verb (used with object), dis·sem·i·nat·ed, dis·sem·i·nat·ing.
- disseminated cutaneous leishmaniasis,
- disseminated intravascular coagulation,
- disseminated lipogranulomatosis,
- disseminated lupus erythematosus
Origin of disseminate
Examples from the Web for disseminate
Doctors have a vast platform to investigate, tabulate, and disseminate just how miserable they are.Study Says Doctors More Burned Out Than Others, But It’s Not Really a Malady|Kent Sepkowitz|August 23, 2012|DAILY BEAST
Each of these incidents incited the miffed woman to disseminate mild hearsay about my sexual orientation or general oddness.
I would rather keep all this in camera than disseminate it to the teeming raptors of the Internet.
You have therefore, no reason to fear that these belles will be sent to disseminate corruption in your happy island.Memoirs of the Court of St. Cloud, Complete|Lewis Goldsmith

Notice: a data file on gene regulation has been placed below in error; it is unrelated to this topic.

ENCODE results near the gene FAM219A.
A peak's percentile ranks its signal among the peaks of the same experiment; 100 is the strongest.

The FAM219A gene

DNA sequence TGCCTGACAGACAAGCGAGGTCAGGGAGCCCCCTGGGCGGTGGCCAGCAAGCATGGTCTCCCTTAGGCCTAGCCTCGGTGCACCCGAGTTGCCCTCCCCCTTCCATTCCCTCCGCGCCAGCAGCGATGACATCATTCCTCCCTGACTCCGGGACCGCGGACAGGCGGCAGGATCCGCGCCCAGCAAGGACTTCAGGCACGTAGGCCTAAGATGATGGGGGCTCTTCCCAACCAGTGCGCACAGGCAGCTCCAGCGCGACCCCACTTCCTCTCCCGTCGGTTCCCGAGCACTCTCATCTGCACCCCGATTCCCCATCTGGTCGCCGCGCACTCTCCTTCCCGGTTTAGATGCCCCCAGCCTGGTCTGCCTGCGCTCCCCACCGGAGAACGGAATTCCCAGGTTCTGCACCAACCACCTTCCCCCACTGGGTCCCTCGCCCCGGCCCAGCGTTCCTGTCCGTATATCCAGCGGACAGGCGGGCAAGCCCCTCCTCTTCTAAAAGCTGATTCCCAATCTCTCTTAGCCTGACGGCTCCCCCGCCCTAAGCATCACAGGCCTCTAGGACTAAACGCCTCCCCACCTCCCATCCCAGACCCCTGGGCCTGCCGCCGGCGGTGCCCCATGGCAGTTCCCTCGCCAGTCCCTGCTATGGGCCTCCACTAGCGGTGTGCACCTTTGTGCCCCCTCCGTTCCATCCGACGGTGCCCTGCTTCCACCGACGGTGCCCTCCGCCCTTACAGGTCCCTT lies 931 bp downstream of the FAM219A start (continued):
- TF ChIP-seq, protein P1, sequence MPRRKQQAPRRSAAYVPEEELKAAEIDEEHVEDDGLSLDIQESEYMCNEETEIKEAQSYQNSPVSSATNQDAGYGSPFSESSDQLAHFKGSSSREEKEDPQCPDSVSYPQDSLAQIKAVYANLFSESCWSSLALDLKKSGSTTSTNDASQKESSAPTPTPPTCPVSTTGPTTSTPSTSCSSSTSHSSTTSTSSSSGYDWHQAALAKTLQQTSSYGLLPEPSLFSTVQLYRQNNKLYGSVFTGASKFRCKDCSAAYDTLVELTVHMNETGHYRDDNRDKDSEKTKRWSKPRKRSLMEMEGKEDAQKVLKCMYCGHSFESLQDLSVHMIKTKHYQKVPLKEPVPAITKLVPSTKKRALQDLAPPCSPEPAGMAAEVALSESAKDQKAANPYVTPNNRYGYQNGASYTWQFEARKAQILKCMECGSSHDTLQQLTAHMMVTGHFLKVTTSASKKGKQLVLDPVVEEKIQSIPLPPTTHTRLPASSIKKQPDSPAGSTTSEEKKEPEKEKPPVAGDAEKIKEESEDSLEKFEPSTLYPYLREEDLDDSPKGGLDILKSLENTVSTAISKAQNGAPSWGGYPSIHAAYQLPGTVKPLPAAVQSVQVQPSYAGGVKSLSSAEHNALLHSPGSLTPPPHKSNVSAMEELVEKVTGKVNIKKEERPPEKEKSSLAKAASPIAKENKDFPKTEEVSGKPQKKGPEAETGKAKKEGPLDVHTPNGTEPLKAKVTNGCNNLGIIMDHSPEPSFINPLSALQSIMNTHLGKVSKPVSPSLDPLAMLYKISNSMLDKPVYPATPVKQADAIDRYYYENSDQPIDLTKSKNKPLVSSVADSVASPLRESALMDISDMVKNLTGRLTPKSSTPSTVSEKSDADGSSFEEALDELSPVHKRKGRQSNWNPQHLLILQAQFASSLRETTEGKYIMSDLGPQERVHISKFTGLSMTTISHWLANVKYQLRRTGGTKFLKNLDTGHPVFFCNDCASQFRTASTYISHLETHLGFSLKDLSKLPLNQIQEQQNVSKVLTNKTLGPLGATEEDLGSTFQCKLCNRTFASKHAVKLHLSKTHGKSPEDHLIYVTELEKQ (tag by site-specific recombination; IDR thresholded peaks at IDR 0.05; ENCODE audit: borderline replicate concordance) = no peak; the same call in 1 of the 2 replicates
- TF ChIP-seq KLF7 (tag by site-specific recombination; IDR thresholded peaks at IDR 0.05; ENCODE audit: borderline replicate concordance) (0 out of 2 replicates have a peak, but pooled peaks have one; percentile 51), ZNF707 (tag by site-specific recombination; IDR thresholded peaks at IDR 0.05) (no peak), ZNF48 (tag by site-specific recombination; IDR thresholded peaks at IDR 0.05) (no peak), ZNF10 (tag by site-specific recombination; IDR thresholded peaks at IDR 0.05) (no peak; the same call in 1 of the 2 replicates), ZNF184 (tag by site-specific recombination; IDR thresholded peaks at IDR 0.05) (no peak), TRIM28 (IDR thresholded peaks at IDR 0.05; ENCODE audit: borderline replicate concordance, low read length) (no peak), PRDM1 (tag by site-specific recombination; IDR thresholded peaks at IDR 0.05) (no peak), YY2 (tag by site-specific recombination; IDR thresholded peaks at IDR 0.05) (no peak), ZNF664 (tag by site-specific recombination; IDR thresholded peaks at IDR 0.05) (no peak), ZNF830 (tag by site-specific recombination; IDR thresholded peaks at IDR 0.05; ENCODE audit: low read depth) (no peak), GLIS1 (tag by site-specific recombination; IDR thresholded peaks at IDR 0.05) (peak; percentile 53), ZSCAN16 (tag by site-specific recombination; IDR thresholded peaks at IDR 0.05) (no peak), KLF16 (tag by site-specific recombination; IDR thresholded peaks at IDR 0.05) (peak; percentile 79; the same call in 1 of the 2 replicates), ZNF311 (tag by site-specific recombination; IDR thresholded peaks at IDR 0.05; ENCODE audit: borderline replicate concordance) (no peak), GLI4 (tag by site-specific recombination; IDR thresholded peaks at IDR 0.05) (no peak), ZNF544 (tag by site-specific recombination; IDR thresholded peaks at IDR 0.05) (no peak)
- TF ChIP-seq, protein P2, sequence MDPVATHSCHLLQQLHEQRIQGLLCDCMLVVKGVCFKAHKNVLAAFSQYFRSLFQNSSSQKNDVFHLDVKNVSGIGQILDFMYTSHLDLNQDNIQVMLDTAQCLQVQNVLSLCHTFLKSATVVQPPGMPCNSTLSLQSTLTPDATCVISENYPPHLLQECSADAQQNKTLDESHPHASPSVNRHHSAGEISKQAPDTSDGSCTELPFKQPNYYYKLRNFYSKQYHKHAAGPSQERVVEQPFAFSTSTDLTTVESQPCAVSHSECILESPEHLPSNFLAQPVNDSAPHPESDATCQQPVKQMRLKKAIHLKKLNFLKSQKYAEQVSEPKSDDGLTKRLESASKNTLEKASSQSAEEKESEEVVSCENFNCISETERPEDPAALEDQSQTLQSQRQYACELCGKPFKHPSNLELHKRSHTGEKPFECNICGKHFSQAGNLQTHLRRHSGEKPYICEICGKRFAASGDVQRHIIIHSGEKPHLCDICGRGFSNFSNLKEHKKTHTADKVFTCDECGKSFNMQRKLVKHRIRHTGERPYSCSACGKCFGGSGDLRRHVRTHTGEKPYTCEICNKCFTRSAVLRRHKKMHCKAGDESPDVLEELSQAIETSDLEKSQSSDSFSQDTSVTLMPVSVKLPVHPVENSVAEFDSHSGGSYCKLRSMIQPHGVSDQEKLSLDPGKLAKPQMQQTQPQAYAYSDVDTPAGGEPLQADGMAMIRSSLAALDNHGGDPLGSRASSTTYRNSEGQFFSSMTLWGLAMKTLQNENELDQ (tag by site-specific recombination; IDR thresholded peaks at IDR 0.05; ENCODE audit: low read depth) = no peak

And in the meantime Rome had begun to disseminate its heritage over Europe.The Story of Evolution|Joseph McCabe
Hence, as you see, dreams receive and disseminate a mixture871 of simple truth with deceit and error.Plutarch's Morals|Plutarch
They compete for the good services of the birds or mammals that disseminate their seeds in proper spots for germination.Science in Arcady|Grant Allen
Several other publications contributed to disseminate enlightened views on trade, manufactures, and the interest of money.The Age of Dryden|Richard Garnett
Word Origin for disseminate
c.1600, from Latin disseminatus, past participle of disseminare "to spread abroad, disseminate," from dis- "in every direction" (see dis-) + seminare "to plant, propagate," from semen (genitive seminis) "seed" (see semen). Related: Disseminated; disseminates; disseminating. Middle English had dissemen "to scatter" (early 15c.).